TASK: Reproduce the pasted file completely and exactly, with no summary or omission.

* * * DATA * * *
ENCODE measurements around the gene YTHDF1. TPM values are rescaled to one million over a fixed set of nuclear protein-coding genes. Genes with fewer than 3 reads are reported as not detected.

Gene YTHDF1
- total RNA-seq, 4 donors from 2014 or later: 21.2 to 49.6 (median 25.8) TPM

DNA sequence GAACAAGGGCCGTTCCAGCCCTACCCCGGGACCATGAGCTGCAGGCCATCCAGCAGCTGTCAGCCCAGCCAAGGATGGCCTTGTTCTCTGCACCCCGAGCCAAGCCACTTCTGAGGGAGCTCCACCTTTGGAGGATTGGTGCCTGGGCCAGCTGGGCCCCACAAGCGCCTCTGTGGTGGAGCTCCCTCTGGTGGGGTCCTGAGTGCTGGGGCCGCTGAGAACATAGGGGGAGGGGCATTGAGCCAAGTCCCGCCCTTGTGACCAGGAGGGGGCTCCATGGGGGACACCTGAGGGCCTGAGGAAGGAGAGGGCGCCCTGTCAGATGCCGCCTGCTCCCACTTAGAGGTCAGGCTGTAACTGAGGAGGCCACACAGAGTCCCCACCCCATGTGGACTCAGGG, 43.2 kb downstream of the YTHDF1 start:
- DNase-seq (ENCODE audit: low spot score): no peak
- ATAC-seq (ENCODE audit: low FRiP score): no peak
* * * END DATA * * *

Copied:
ENCODE measurements around the gene YTHDF1. TPM values are rescaled to one million over a fixed set of nuclear protein-coding genes. Genes with fewer than 3 reads are reported as not detected.

Gene YTHDF1
- total RNA-seq, 4 donors from 2014 or later: 21.2 to 49.6 (median 25.8) TPM

DNA sequence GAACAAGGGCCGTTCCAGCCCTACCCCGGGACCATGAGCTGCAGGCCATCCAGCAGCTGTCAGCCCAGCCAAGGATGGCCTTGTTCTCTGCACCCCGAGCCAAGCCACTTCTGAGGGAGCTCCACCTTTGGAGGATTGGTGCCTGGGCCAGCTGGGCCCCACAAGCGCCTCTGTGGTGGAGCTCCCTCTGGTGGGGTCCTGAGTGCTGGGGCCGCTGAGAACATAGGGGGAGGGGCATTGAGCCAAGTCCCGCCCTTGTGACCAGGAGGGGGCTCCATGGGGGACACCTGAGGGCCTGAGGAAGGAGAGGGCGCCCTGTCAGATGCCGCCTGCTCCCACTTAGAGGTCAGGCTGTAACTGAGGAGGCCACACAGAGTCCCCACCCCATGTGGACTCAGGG, 43.2 kb downstream of the YTHDF1 start:
- DNase-seq (ENCODE audit: low spot score): no peak
- ATAC-seq (ENCODE audit: low FRiP score): no peak